County gears up for big weekend

Crawfordsville and Montgomery County is prepared for a big weekend of racing and good food.

With nearly 15,000 fans expected to be in town for the Lucas Oil Pro Motocross Indiana National, the popular Taste! of Montgomery County at the General Lew Wallace Study and Museum and the Finish Line Festival, there will be something to do for people of all ages.

Team trucks and fans of the national dirt bike racing series have been arriving in the area since Tuesday. Racing begins today with amateurs. The main event follows Saturday when many of the world’s top riders will compete for the Indiana National Title at Ironman Raceway. Amateur racing will resume Sunday.

Montgomery County Visitors Bureau Director Heather Shirk said the weekend is a busy one, but it is big for the county.

“The race helps put Crawfordsville on the map,” Shirk said. “With the race events and the Taste we will be busy, but are excited about it all.”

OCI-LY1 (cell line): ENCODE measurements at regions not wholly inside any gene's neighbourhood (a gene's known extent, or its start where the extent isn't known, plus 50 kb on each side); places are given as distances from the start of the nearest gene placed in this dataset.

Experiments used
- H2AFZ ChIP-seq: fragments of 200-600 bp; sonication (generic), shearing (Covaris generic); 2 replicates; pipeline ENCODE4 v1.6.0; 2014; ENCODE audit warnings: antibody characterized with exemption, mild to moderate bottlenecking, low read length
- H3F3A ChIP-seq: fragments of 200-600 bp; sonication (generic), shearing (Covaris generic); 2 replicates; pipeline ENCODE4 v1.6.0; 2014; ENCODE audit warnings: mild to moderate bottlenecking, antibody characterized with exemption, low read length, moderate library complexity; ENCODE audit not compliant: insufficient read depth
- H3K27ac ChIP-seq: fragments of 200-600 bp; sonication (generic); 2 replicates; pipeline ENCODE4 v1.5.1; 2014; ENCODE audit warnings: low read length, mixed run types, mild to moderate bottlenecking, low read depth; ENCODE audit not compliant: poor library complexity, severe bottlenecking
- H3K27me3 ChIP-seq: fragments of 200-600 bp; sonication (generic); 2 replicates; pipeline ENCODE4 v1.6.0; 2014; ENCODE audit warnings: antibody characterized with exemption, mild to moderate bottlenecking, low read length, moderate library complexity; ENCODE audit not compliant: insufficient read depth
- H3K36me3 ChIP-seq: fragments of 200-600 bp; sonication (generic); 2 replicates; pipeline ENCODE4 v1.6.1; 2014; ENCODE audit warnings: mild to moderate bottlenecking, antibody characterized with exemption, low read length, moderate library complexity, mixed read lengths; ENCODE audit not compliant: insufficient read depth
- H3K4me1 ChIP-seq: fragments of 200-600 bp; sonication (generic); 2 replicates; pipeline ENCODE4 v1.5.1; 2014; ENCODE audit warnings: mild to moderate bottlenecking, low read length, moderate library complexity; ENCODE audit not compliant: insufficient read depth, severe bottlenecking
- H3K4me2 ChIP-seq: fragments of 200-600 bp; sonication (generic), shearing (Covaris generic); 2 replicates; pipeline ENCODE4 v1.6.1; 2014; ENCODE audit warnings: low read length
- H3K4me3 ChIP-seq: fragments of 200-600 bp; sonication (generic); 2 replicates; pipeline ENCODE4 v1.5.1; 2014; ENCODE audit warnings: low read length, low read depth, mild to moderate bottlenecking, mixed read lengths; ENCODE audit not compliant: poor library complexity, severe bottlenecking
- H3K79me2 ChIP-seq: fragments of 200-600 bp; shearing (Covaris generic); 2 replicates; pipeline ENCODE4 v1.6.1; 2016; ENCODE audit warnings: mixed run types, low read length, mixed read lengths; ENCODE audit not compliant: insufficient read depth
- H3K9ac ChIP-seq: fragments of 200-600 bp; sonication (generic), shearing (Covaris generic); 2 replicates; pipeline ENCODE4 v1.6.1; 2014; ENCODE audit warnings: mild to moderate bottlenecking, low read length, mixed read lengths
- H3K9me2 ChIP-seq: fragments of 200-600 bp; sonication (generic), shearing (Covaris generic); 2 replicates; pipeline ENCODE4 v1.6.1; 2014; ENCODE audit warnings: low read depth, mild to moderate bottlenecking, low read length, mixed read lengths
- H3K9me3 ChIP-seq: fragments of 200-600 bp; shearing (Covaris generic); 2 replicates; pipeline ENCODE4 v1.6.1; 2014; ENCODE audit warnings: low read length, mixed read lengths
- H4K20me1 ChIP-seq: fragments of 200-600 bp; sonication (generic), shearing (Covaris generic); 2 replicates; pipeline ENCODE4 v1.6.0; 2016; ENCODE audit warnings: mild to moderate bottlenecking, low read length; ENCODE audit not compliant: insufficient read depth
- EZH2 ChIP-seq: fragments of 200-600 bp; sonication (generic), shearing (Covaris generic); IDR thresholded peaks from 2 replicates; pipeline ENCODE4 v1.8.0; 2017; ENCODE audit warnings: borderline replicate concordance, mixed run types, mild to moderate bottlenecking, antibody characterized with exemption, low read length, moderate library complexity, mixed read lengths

Mayor Todd Barton is a big supporter of all the activities at Ironman Raceway. He said this race, which is broadcast internationally, helps promote the city. He also likes the financial impact some Crawfordsville businesses receive.

“The upcoming race brings so many positives to our community,” Barton said. “We are very excited by its return each year and I know it has a significant impact on our local business. In addition, the positive attention our community receives is immeasurable.”  

Local hotels have been sold out for months.

Niki Copeland, manager of Hampton Inn and the Comfort Inn, said the weekend activities keeps her rooms full. Copeland also is the president of the Montgomery County Convention and Visitors Commission.